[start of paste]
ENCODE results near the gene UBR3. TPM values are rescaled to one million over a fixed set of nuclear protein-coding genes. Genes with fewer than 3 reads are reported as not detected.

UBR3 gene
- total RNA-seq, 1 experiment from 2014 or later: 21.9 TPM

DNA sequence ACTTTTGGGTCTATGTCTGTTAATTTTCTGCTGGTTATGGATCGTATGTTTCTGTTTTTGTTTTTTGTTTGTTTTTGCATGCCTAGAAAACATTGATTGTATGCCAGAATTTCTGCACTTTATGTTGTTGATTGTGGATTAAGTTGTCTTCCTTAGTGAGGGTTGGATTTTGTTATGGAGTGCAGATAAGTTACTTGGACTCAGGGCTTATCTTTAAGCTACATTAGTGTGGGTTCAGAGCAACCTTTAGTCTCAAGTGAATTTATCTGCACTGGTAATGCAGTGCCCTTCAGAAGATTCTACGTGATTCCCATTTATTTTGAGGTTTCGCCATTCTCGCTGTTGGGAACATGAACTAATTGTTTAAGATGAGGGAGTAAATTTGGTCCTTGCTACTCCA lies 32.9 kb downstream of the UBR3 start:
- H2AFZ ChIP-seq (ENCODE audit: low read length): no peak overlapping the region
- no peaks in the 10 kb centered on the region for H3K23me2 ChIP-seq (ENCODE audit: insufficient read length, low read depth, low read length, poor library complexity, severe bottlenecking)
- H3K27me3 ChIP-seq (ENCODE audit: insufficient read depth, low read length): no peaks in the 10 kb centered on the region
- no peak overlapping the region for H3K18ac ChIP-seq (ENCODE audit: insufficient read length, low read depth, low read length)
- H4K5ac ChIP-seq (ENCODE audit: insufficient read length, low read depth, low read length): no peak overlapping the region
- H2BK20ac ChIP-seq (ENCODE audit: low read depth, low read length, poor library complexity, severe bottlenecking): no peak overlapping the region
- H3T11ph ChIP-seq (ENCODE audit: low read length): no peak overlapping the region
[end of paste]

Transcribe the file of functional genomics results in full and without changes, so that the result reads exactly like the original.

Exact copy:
ENCODE results near the gene UBR3. TPM values are rescaled to one million over a fixed set of nuclear protein-coding genes. Genes with fewer than 3 reads are reported as not detected.

UBR3 gene
- total RNA-seq, 1 experiment from 2014 or later: 21.9 TPM

DNA sequence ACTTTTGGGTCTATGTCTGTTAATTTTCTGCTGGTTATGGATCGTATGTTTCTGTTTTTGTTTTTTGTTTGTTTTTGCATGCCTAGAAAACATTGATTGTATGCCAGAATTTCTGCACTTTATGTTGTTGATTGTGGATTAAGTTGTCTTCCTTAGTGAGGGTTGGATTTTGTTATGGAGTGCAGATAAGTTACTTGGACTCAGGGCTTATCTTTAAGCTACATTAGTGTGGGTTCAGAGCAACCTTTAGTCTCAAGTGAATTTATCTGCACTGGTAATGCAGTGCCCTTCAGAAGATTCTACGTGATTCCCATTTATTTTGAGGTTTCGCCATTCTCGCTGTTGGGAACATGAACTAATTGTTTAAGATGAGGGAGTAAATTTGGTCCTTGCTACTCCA lies 32.9 kb downstream of the UBR3 start:
- H2AFZ ChIP-seq (ENCODE audit: low read length): no peak overlapping the region
- no peaks in the 10 kb centered on the region for H3K23me2 ChIP-seq (ENCODE audit: insufficient read length, low read depth, low read length, poor library complexity, severe bottlenecking)
- H3K27me3 ChIP-seq (ENCODE audit: insufficient read depth, low read length): no peaks in the 10 kb centered on the region
- no peak overlapping the region for H3K18ac ChIP-seq (ENCODE audit: insufficient read length, low read depth, low read length)
- H4K5ac ChIP-seq (ENCODE audit: insufficient read length, low read depth, low read length): no peak overlapping the region
- H2BK20ac ChIP-seq (ENCODE audit: low read depth, low read length, poor library complexity, severe bottlenecking): no peak overlapping the region
- H3T11ph ChIP-seq (ENCODE audit: low read length): no peak overlapping the region